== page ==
The distribution of Nodding Ladies’-tresses (Spiranthes cernua) in Ontario appears to have expanded northward since 1980, based on 15 records within regions of northern Ontario where the flora has been well documented. Nodding Ladies’-tresses is considered a quick response species because it produces thousands of very light, wind-dispersed seeds from a single blossom by asexual reproduction (adventitious embryony). Individual plants are capable of high seed production in situations lacking pollinators and can therefore rapidly produce large populations in new areas.

An increase of 1 degree Celsius in mean yearly temperature over the past three decades is widespread in northern Ontario within the regions of the range extensions. This study concludes that the increase in temperature is sufficient to explain the northerly expansion of the range of Nodding Ladies’-tresses.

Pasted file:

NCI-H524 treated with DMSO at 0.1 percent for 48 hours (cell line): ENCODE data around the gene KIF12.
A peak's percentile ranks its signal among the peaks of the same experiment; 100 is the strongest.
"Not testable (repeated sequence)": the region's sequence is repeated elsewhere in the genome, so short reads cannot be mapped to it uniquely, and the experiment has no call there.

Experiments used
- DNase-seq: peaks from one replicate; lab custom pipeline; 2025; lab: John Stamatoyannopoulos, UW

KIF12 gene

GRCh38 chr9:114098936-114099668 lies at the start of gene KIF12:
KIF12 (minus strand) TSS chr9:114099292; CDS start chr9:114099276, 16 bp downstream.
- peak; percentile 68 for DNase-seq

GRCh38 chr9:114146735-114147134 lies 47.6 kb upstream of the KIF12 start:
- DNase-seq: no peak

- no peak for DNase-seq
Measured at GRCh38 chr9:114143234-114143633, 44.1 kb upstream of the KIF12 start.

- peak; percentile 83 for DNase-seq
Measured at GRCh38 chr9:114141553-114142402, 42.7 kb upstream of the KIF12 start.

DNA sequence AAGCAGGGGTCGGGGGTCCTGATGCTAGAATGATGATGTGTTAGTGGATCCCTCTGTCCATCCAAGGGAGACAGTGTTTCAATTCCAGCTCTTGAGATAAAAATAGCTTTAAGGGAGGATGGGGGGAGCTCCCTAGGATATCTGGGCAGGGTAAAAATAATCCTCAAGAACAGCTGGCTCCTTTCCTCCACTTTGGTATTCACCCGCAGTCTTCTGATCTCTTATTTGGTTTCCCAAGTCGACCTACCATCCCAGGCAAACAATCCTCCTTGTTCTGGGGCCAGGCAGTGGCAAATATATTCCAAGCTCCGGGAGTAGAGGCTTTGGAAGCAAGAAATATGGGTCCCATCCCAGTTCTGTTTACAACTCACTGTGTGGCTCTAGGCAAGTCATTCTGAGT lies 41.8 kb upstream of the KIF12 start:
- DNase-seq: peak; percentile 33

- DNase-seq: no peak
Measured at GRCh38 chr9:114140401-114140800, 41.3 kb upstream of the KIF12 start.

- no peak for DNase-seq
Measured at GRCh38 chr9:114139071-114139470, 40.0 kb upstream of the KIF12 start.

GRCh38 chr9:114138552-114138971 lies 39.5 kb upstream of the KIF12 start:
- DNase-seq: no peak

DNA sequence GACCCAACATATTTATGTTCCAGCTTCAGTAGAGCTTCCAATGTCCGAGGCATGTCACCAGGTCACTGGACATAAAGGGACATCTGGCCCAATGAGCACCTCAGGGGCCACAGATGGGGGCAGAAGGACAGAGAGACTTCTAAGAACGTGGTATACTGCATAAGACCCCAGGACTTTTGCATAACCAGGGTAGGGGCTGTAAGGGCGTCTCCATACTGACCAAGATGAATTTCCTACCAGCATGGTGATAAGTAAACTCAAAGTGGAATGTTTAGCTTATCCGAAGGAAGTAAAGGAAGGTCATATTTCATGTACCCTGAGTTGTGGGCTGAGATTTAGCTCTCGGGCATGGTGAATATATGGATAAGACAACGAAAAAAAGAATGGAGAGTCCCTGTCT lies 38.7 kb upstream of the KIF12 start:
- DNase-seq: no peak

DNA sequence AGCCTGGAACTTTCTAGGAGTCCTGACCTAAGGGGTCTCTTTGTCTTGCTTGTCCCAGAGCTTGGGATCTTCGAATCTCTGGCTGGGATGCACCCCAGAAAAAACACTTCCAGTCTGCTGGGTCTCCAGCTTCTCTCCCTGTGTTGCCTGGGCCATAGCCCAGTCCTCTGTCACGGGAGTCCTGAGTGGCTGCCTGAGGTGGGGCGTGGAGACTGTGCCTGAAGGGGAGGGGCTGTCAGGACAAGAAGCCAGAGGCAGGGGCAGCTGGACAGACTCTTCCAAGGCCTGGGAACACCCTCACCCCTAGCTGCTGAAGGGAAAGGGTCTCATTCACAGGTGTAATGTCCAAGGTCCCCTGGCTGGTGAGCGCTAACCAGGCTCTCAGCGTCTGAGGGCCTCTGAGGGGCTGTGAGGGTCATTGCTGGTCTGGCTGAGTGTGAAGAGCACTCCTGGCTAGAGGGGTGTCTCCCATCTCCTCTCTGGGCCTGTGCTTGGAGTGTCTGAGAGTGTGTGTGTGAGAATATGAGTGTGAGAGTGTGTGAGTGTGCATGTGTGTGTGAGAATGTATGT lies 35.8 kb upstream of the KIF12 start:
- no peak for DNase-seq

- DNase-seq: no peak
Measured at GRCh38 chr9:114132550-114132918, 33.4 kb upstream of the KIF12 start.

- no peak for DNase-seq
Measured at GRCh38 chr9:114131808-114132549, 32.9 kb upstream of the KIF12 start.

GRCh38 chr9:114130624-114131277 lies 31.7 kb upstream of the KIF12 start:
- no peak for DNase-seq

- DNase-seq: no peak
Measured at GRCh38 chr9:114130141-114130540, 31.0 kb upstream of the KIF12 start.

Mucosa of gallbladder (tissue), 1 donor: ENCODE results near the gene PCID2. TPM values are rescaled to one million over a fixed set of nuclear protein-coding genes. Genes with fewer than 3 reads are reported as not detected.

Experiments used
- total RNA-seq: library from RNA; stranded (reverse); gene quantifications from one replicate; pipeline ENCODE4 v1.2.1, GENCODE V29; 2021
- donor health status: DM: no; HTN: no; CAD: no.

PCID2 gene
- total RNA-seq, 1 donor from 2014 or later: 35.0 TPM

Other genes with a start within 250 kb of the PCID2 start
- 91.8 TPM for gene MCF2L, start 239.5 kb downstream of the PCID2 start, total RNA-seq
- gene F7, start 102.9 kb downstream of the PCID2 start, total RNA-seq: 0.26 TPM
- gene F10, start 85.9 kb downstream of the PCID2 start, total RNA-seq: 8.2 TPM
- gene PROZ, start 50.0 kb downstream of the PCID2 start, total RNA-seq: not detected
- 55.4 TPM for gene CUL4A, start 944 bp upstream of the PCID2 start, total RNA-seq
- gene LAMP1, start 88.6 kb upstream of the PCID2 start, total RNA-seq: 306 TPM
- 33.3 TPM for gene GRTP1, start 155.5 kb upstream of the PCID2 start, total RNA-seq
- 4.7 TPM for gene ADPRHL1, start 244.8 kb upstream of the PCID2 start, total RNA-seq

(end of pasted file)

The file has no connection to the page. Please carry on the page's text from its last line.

The study also projects that, because large areas appear to have already become available to species occurring on the southern edge of the boreal shield ecozone, by 2040 the northern limits of quick response species in this region may have expanded 300 km north of their 1980 limit.

Canadian Field-Naturalist, Volume 125 (2011), Number 1, pp 34-40.